A new online friend, Dave Atkins, asked recently what the value of Stumblupon was. “Who has time to randomly browse web for interesting things?” I’ve been thinking of that too. After all, there are dozens of social bookmarks or social news submission networks around the Web. You can see the best — or at least the most popular — over at popurls.com. Digg, delicious, Reddit, Yahoo! Buzz, Truemors, Newsvine, Metafilter, Slashdot — all the usual suspects plus many of the world’s top blogs and newspapers.
When I saw what Marshall Kirkpatrick had written StumbleUpon Hits 7 Million Users, Quietly 50% Bigger Than Twitter” at ReadWriteWeb, however, clarity of utility of the service came quickly. Here’s how he put it:
What’s got a button to push, knows how to make money while changing the world and is read all over? StumbleUpon! The social discovery network [is] like Pandora for webpages and videos.”
Needless to say, that got my attention. Twitter’s business model is one of the great speculative exercises of our time — well, at least in the hothouse garden of the social media world. Mark D. Drapeau‘s thoughts on Twitter’s vision offer considerable insight concerning the possibilities for the popular microblogging service. As Marshall notes, however, Stumbleupon has several things going for it that Twitter does not quite enjoy, at least to date.
- Stumbleupon has its own Firefox plugin and Toolbar. While there are many addons that allow you to add a Twitter bookmarklet to your browser, to date Twitter does not provide one itself. Small potatoes compared to the next three.
- Stumble upon is a social discovery service. As Marshall wrote, it’s ‘like Pandora for websites and videos.” This resonates with me on a fundamental level. I’ve chosen who I follow on Twitter carefully; my network brings me news I care about constantly, especially when I ask questions about specific subjects. Stumbleupon, however, adds an algorithm and 7 million other clickers to the challenge of finding more content for me. That’s incredibly powerful. I adore Pandora — and my stations continue to get better at tuning music to my interests. So if the parallel holds true, there’s every reason to keep “stumbling” while I “tweet” away.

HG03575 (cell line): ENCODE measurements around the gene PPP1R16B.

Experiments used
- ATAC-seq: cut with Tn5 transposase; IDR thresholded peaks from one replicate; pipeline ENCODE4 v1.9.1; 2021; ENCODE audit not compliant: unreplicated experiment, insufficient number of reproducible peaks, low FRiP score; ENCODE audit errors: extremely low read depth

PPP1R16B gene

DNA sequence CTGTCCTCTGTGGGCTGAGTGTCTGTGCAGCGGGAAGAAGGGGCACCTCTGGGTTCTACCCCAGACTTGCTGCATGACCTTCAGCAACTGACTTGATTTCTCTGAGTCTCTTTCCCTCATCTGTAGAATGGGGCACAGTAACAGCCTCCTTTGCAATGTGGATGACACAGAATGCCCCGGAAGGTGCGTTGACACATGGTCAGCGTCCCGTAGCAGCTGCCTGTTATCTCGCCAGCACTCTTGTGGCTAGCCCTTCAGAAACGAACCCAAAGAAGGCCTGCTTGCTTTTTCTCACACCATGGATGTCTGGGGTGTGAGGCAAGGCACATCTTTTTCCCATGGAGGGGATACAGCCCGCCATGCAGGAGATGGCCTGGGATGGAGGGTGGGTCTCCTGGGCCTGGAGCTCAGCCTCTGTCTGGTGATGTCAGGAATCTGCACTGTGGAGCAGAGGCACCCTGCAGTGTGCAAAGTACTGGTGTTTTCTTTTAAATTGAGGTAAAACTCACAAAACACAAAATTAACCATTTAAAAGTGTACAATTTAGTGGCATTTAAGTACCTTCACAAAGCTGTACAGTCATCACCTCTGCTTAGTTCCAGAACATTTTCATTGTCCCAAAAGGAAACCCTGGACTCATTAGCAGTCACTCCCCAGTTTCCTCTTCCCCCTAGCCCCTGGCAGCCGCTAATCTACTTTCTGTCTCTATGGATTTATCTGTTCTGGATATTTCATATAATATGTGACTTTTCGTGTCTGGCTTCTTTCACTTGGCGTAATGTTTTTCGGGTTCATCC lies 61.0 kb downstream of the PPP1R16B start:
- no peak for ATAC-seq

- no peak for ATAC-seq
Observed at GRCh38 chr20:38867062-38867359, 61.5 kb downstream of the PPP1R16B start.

- Stumbleupon is profitable. According to Marshall, “Advertisers pay a few pennies to have their pages inserted into the Stumble streams of relevant users and those ads are silently voted on just like any other page. Silicon Alley Insider estimates the company was making $10 million each year as of this Fall.” If Twitter monetizes the realtime search at search.twitter.com, maybe they’ll get there too.
- Stumbleupon delivers massive amounts of traffic. I can vouch for that. When tweeted about my last post, Online J.R.R.Tolkien Translators and Font Converters, I earned a few dozen clicks and a retweet or two from friends like Shava. When one of those people Stumbled the post, however, I immediately began receiving a river of visitors to the blog (relative to normal traffic, anyway).
In sum, that’s all powerful. And it’s all occurred without much notice. So here’s my answer to Dave’s question: Stumbleupon has some power when one person uses it to bookmark sites and explore the Web that way. Like delicious or Twitter, however, the service shines when all of those clicks are analyzed and used to rate content on the Web. We’re all deluged with increasing amounts of information online; the websites that matter to me are the ones that help me make sense of it all. I haven’t been using Stumbleupon at all in 2009. I suspect Marshall’s post may change that. Who knows? Maybe I’ll stumble across you. You can find digiphile on Stumbleupon here.